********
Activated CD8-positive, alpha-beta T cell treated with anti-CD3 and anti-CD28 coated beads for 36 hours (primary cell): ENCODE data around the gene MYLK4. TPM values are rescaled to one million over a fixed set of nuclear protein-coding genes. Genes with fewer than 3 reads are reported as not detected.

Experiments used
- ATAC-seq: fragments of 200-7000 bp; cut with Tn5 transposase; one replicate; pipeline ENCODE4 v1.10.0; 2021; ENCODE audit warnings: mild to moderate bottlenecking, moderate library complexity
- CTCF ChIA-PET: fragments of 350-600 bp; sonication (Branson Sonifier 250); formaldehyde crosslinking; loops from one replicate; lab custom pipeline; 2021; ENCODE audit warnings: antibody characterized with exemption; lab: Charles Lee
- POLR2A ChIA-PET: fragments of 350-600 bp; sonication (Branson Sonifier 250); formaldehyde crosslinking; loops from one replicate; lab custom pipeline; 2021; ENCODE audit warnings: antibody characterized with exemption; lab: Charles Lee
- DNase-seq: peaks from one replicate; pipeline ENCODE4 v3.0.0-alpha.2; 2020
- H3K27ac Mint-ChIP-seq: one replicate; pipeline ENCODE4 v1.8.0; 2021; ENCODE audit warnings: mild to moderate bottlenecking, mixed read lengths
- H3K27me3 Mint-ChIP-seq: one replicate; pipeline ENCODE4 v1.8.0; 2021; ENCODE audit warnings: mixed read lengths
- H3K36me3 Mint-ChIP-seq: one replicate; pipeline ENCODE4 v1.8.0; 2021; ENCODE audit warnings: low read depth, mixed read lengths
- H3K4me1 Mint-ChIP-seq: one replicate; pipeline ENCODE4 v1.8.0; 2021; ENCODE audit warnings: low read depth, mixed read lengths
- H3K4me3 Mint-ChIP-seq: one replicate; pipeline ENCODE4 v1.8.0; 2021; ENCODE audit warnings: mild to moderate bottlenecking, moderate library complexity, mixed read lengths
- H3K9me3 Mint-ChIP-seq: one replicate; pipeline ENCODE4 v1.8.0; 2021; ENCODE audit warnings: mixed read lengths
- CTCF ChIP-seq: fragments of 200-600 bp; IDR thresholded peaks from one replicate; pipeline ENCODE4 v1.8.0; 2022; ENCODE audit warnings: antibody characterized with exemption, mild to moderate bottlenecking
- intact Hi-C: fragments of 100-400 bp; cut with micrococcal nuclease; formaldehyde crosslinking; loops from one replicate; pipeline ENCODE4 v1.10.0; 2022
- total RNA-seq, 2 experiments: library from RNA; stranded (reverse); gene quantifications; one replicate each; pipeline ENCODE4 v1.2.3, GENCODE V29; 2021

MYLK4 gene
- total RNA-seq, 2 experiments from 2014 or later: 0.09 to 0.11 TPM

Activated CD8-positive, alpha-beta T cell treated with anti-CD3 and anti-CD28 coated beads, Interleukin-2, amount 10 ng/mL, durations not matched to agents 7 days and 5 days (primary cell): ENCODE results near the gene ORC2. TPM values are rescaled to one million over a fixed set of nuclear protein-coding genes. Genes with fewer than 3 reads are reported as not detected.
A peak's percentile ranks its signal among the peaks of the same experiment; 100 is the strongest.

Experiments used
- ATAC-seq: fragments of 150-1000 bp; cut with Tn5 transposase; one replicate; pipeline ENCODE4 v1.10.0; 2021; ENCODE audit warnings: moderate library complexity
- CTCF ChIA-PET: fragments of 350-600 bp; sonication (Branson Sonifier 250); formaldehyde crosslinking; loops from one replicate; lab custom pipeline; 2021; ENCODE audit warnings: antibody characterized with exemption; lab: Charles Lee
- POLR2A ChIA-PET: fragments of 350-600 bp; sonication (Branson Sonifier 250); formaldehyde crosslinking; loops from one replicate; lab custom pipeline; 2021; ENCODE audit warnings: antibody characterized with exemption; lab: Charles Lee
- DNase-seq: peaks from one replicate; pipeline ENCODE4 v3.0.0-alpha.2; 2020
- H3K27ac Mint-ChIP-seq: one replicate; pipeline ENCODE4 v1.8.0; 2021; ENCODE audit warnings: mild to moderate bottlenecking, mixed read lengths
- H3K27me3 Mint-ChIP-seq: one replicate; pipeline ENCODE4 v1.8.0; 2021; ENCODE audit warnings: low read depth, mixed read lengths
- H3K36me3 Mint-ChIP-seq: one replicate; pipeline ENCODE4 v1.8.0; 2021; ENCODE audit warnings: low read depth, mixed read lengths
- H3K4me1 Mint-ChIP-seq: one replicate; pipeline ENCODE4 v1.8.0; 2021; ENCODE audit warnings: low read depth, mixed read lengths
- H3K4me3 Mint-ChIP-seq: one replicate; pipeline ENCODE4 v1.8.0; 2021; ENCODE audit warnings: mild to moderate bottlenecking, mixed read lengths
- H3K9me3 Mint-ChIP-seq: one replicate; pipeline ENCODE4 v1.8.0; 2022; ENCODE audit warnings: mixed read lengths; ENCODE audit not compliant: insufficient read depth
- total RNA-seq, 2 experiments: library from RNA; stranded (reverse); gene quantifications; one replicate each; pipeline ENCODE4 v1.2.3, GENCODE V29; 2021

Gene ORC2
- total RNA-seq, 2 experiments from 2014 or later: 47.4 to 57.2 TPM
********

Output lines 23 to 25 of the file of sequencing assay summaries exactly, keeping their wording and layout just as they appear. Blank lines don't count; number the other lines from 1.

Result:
- POLR2A ChIA-PET: fragments of 350-600 bp; sonication (Branson Sonifier 250); formaldehyde crosslinking; loops from one replicate; lab custom pipeline; 2021; ENCODE audit warnings: antibody characterized with exemption; lab: Charles Lee
- DNase-seq: peaks from one replicate; pipeline ENCODE4 v3.0.0-alpha.2; 2020
- H3K27ac Mint-ChIP-seq: one replicate; pipeline ENCODE4 v1.8.0; 2021; ENCODE audit warnings: mild to moderate bottlenecking, mixed read lengths